City Tells Poll Workers to Keep Bibles Out of Sight on Election Day
After complaints during the May primary about the Good Book being on display inside polling places, the city has given new instructions to election workers.
In May, we told you about a controversy that had developed on Primary Day after some voters noticed that bibles were on display in their local polling places. Well, the City of Philadelphia has responded by telling poll workers to keep the bibles away from voters on Election Day.
The bible is an available option for each polling place in a boxed kit that contains, among other things, posters explaining your voting rights, poll books (that thing you sign your name in), and your precious “I VOTED” stickers.
The bible is offered because some poll workers choose to use it when they are sworn in before the polls open, sort of like when you go to court and put your hand on the bible before testifying. You don’t have to use the bible, but you can.
“It’s provided only for the swearing in if [workers] choose to use it,” says City Commissioner Al Schmidt, whose office is in charge of elections in Philadelphia. “There’s no reason for the bible to be displayed on the table.”
There’s no specific law that prohibits the display of a bible at the polls — and, indeed, many polling places are actually located in houses of worship — but Schmidt confirms that the city has issued new instructions to poll workers to put the bible back in the box after it is used for the swearing-in.
Schmidt’s office only received a couple of complaints about the bibles on Primary Day, but the controversy lit up local social media.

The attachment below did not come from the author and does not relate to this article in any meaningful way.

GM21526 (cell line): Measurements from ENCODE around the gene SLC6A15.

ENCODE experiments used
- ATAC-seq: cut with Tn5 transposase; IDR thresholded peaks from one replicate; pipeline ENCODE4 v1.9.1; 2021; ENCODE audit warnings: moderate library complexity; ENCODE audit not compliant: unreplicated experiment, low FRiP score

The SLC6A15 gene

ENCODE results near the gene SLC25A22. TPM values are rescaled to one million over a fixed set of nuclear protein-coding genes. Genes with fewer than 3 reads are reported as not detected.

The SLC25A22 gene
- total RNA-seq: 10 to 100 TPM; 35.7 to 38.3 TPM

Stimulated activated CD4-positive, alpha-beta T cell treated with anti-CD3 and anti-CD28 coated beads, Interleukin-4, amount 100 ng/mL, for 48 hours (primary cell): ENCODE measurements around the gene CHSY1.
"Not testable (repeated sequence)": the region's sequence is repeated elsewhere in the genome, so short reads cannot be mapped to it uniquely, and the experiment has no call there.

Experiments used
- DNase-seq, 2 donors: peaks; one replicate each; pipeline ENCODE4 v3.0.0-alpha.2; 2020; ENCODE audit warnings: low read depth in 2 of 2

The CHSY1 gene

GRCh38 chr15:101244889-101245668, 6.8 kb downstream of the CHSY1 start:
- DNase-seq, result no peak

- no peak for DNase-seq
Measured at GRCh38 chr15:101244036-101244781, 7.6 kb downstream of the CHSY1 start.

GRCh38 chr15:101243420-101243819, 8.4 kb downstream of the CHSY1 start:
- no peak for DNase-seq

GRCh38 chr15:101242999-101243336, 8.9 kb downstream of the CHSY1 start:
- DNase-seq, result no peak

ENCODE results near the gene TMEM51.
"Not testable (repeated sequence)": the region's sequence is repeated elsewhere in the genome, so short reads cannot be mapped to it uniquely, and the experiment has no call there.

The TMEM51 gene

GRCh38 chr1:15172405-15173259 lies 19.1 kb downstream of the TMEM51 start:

It started when local actress Jess Conda spied a bible on display at her polling place at 12th and Wharton streets in South Philadelphia. She quickly took to Facebook to vent her frustrations.
“I just asked the woman at my polling place why the Bible is out … and she said they were told it ‘has to be there,’” she wrote in May. “That couldn’t be true, right? Everyone was very friendly, but this placement doesn’t feel right.”
The verdict on her complaint was quick, at least on Facebook. “Intimidation plain and simple,” said one commenter. “Welcome to Trump’s ’Murica,” said another.
Another South Philadelphia resident, activist and artist Elizabeth Fiend, also took issue with the bible at her polling place, which was about a half-mile from Conda’s. “This is fundamentally un-American,” Fiend told us after we saw her social media post about the bible on Primary Day.
Meanwhile, one West Philly voter really didn’t like the bible that he found. Here’s part of what he wrote online:
OUTRAGE. Voting Allowed For Christians Only… The message is clear, and bigoted, and RACIST: No Hindu voters. No Jewish voters. No Muslim voters. No Atheist Voters may participate in today’s primary election. This election is for CHRISTIANS ONLY.
If a voter does find a bible at their polling place this time around, they are free to report it to Schmidt’s office if they consider it inappropriate or intimidating. (Here’s more information about things that can go wrong on Election Day and what to do about it.) But Schmidt says he hopes that the new instructions will alleviate the problem.
“We’re doing this to avoid calls about it, because we need to focus on other problems,” says Schmidt. “Like a broken voting machine or a polling place that isn’t open on time.”
Ed. Note: This story has been updated to clarify how the city makes the bible available to polling places, based on information provided by the City Commissioners office.